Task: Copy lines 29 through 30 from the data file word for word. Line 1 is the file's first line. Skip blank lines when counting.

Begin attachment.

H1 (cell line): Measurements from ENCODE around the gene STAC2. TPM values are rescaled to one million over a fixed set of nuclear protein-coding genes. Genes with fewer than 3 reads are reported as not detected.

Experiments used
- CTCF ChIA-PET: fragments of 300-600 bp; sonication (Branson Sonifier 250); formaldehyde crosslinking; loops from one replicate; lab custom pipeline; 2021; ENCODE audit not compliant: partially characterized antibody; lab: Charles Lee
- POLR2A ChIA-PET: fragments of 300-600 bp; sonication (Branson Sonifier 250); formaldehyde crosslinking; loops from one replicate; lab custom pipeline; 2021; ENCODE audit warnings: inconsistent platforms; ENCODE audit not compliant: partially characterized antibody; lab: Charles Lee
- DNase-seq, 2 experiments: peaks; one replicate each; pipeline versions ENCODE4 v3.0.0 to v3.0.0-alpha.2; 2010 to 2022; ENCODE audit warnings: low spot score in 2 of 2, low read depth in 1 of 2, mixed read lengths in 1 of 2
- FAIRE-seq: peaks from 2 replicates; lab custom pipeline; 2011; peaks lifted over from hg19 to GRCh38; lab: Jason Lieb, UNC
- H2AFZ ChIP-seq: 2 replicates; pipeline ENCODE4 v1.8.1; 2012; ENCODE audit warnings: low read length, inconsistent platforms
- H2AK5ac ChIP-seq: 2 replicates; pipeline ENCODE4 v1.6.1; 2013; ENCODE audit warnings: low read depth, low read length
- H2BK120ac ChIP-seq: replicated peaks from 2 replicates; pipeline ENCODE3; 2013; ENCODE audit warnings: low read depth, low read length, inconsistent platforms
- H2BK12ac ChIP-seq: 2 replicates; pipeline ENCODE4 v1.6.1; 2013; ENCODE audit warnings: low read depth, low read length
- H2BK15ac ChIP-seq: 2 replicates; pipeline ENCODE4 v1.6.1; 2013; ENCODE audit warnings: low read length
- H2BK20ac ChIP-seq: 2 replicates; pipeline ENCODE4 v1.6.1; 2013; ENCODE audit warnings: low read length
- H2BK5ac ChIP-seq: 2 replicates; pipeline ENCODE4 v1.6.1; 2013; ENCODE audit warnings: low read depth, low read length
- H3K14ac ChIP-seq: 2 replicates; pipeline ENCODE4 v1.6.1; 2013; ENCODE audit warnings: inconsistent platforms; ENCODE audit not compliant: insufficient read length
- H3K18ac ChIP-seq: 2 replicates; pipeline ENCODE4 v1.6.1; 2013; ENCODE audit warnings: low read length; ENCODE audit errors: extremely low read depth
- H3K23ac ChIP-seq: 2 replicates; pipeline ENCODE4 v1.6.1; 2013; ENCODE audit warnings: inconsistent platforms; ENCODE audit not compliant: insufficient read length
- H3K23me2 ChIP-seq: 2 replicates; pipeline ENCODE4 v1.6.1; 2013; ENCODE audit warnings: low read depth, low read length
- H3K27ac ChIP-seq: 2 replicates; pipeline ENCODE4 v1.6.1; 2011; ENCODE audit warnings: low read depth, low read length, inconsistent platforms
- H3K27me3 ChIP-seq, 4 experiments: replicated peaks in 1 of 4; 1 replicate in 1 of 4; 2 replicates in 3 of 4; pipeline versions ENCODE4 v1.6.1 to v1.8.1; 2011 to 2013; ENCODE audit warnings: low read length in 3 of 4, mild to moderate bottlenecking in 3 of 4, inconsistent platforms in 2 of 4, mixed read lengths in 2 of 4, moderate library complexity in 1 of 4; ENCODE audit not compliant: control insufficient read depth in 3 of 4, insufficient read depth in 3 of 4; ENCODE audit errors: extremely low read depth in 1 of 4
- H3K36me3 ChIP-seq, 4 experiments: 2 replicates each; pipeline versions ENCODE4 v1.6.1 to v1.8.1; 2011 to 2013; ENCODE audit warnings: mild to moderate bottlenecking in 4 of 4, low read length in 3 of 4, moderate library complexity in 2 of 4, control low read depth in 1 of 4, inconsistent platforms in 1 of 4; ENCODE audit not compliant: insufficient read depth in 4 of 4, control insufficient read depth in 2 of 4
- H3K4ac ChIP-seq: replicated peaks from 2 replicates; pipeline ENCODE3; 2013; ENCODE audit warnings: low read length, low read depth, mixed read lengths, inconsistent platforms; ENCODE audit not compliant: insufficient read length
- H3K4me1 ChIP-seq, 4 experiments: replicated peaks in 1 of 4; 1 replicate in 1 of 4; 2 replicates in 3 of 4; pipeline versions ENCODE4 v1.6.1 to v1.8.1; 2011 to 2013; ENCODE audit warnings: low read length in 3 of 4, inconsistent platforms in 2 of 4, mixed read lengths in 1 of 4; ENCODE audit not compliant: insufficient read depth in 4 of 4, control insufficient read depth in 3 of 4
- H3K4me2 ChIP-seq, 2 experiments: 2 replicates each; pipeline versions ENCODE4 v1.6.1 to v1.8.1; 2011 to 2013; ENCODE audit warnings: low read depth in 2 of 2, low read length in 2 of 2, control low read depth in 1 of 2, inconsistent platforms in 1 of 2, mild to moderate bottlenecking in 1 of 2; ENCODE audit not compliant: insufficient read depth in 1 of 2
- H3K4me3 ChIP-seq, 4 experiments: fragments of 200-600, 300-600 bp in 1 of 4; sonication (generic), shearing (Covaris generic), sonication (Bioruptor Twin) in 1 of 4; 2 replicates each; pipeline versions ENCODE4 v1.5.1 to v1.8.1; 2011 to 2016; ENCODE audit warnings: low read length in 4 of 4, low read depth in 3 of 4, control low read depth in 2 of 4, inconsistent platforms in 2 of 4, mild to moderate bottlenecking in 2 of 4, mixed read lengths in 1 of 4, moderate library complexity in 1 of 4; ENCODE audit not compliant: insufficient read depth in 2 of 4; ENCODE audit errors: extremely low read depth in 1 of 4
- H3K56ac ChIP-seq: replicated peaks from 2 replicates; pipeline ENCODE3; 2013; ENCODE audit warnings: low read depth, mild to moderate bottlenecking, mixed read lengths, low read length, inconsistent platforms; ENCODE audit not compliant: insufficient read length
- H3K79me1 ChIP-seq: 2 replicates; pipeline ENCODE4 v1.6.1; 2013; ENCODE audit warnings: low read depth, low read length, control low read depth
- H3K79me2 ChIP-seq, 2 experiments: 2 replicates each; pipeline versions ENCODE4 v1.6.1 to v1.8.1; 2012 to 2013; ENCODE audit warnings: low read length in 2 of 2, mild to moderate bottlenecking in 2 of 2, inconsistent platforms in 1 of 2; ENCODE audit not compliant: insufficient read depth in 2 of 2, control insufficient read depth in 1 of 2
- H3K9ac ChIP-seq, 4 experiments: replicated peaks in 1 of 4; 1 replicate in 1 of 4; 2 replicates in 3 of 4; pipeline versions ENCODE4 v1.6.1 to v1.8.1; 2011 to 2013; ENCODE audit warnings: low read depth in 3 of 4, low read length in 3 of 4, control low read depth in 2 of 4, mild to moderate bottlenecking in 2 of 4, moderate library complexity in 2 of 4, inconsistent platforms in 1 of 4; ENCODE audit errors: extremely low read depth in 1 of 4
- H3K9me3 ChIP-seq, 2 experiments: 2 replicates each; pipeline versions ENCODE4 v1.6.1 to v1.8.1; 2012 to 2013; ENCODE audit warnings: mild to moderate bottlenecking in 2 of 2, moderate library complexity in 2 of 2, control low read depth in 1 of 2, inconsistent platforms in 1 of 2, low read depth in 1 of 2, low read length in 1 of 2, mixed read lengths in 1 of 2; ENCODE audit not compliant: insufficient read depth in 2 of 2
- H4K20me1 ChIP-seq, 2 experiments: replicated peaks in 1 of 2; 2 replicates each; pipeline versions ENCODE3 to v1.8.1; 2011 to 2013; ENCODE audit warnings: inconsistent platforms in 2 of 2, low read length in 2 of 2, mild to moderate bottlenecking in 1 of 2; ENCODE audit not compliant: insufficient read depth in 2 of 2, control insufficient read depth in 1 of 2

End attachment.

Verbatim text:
- H3K9me3 ChIP-seq, 2 experiments: 2 replicates each; pipeline versions ENCODE4 v1.6.1 to v1.8.1; 2012 to 2013; ENCODE audit warnings: mild to moderate bottlenecking in 2 of 2, moderate library complexity in 2 of 2, control low read depth in 1 of 2, inconsistent platforms in 1 of 2, low read depth in 1 of 2, low read length in 1 of 2, mixed read lengths in 1 of 2; ENCODE audit not compliant: insufficient read depth in 2 of 2
- H4K20me1 ChIP-seq, 2 experiments: replicated peaks in 1 of 2; 2 replicates each; pipeline versions ENCODE3 to v1.8.1; 2011 to 2013; ENCODE audit warnings: inconsistent platforms in 2 of 2, low read length in 2 of 2, mild to moderate bottlenecking in 1 of 2; ENCODE audit not compliant: insufficient read depth in 2 of 2, control insufficient read depth in 1 of 2